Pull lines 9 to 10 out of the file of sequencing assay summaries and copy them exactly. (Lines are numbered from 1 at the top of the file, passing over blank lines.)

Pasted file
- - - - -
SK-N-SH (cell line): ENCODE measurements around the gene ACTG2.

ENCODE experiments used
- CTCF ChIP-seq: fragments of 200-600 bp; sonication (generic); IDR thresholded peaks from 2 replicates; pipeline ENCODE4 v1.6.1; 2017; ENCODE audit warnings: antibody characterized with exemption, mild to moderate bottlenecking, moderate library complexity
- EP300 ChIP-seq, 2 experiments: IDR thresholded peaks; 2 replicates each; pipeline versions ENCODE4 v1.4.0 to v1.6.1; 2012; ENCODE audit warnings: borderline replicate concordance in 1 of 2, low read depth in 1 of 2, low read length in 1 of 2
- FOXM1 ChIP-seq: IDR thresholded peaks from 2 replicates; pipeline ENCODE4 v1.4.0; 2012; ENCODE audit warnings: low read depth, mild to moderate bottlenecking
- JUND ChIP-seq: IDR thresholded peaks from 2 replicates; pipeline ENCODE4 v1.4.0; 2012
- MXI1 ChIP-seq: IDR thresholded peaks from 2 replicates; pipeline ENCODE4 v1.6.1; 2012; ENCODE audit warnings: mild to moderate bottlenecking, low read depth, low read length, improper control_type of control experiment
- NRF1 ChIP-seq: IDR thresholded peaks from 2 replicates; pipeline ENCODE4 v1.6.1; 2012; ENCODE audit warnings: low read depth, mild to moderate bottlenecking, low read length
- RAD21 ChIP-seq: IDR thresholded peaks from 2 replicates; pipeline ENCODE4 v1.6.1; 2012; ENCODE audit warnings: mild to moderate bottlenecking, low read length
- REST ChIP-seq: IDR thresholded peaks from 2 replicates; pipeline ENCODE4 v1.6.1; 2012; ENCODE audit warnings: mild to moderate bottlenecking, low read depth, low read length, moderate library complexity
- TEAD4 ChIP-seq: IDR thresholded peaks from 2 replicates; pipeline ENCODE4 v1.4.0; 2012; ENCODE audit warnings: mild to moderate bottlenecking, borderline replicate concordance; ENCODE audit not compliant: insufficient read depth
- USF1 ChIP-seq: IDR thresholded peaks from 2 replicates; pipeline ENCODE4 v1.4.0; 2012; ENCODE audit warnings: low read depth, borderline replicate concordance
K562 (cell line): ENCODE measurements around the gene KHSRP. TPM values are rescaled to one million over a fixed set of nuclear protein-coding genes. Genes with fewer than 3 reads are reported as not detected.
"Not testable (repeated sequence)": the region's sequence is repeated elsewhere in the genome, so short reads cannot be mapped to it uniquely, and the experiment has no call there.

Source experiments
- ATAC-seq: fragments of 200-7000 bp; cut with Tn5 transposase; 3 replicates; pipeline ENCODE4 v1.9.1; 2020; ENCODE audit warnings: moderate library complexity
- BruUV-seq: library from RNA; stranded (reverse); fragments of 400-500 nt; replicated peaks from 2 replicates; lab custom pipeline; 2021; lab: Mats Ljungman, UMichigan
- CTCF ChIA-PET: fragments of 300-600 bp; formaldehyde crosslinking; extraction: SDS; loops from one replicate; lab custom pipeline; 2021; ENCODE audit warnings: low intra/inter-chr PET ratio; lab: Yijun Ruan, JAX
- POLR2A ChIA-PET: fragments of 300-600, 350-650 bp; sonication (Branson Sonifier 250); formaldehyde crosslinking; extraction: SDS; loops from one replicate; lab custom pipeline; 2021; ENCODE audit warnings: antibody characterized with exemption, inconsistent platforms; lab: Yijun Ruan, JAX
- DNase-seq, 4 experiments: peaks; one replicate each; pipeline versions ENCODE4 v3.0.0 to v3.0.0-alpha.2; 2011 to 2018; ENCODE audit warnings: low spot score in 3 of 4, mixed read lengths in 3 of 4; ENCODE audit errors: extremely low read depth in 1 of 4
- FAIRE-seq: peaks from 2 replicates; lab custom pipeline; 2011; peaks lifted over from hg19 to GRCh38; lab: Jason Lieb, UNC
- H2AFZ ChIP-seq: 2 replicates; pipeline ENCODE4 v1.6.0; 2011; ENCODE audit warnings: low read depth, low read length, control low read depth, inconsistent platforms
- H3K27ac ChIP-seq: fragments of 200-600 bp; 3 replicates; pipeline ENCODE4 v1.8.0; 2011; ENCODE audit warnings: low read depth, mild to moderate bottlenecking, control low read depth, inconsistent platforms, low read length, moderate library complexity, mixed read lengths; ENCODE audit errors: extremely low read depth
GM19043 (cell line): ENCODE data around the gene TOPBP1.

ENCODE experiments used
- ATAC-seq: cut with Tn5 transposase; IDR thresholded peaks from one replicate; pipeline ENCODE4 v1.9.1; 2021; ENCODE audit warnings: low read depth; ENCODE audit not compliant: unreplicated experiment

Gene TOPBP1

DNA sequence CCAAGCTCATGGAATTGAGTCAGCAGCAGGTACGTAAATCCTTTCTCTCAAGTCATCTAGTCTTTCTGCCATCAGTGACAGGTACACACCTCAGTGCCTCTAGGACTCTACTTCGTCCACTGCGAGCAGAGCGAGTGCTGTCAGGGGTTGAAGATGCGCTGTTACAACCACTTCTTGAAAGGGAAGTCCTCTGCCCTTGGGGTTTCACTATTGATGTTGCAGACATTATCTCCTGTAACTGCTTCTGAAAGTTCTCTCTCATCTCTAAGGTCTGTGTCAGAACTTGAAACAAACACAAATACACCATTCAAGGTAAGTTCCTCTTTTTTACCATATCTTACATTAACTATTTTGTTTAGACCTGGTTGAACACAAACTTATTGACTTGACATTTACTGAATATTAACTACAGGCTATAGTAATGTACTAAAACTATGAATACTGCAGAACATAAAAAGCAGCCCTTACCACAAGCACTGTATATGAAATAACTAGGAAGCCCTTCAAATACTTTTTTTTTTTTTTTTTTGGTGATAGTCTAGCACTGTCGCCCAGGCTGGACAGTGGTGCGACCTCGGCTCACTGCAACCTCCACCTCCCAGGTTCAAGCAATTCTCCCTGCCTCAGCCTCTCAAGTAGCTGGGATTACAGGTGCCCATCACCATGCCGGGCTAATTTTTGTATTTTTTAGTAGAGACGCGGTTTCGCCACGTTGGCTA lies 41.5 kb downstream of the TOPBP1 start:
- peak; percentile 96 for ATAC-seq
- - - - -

- RAD21 ChIP-seq: IDR thresholded peaks from 2 replicates; pipeline ENCODE4 v1.6.1; 2012; ENCODE audit warnings: mild to moderate bottlenecking, low read length
- REST ChIP-seq: IDR thresholded peaks from 2 replicates; pipeline ENCODE4 v1.6.1; 2012; ENCODE audit warnings: mild to moderate bottlenecking, low read depth, low read length, moderate library complexity